This morning was an early start as it was Sunday and on Saturday I don’t think there was a person left onshore. As I started out to the bait flat I noticed that the air felt thicker and had a smell I hadn’t smelled in a while, it was the smell of rain. Our weather has been so consistent lately that I didn’t even bother checking on it for the last few days, but as I pulled up the radar on my phone I saw it, lots of green and orange. I wasn’t sure if it was going to be good or bad, but we were going to find out.
After the debacle of the day before with boats all over me at the bait flat, I decided to go elsewhere, and hopefully have it to myself. Well, I did have it all to myself, even the bait didn’t show up. After 2 hours of throwing the net and moving around, I had 40 pilchards to show for my effort. But I was able to get a bunch of pinfish and some giant threadfins, so off I went to see what we could do.
I met my charter for the day at Nicks Park in New Port Richey, I was a few minutes late but I had bait and a plan. We were at the start of a strong incoming tide, I have had a school of redfish that I have needed high water to get on and today we would have it. But while I was letting water rise we went to my channel edge to get started with some nice big Gator Trout. With the hard incoming tide the Trout bite was on and we were getting bit on every bait, that would normally not be a problem, but today I had a very limited number of Pilchards and didn’t want to use them all on the trout. So we decided that we would leave them biting and head over to where the redfish have been hanging out. This school of reds is not a secret so it gets a lot of pressure, but it usually at the wrong time as the “ get in there as soon as you can guys” hit them on the lowest water they can get to them on. And the other difference today was we had low pressure, cloud cover, and rain, all good things for a strong bite. We eased in and found them lying comfortably on some rocks, we dropped the baits back to them and immediately had two fish on. The best part was they were eating pinfish better than anything, they were also eating the cut bait very well to. We would wind up catching and releasing 14 beautiful redfish from 24 to 28 inches.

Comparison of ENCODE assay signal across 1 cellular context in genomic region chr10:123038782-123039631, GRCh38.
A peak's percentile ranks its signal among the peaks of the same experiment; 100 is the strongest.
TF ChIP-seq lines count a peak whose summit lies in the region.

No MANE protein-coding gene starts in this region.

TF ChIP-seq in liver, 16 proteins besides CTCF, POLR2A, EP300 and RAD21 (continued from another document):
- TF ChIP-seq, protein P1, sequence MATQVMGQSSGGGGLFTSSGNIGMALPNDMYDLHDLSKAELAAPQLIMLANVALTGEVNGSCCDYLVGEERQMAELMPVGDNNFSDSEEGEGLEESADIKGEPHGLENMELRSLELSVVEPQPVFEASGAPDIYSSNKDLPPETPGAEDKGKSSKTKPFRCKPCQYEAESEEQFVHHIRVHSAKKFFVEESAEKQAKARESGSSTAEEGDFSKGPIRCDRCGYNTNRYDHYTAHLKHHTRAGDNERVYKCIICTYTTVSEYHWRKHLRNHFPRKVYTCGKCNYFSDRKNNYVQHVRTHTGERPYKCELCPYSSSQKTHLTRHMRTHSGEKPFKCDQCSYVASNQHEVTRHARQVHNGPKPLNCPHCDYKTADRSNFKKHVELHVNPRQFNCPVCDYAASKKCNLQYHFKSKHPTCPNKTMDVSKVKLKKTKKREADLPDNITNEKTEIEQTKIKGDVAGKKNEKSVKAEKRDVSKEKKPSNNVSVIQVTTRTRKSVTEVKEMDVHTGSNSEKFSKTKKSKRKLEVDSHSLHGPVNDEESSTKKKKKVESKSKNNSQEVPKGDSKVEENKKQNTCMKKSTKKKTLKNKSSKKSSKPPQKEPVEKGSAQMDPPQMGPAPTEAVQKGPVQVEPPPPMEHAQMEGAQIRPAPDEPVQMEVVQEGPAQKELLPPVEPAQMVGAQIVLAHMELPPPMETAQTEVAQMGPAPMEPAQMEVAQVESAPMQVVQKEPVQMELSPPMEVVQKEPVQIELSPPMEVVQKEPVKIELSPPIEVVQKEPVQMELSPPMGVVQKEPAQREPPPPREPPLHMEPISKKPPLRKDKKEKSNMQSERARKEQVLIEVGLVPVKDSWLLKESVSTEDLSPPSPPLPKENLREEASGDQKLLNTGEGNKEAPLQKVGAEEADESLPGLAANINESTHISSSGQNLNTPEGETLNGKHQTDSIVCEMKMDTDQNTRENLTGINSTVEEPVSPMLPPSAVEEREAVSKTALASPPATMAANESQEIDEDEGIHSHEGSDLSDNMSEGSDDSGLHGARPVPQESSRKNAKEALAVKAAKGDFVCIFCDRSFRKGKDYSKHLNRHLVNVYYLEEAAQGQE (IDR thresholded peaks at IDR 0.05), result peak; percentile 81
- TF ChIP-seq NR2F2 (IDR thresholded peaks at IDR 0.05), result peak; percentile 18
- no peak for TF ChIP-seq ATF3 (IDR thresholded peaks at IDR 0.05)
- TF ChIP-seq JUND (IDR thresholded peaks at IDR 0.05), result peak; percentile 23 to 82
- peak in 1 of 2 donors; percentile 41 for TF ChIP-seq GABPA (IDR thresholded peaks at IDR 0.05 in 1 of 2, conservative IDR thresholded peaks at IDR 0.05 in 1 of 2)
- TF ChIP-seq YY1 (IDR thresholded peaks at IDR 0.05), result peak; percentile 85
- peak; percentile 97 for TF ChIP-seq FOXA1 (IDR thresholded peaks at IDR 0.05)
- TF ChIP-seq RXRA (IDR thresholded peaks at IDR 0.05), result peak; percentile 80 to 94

After the redfish bite died of we decide to go and try and finish everybody’s slams by getting some snook, this was going to be tough though as the water had cooled off to 69 degrees. We headed north to a bay off of Hudson, to fish a deep Mangrove edge with the incoming tide. I didn’t have enough bait to chum so we would have to send the baits down the line and see what happened like I had suspected the Snook bite was sluggish, but we did manage to get a couple of decent snook to eat but those were the only ones that would eat.
Although it was not the prettiest day, and bait was a real pain in the a**, we did catch quite a few fish, and had some very nice fish to the boat.
Till tomorrow, tight lines
Capt. Greg DeVault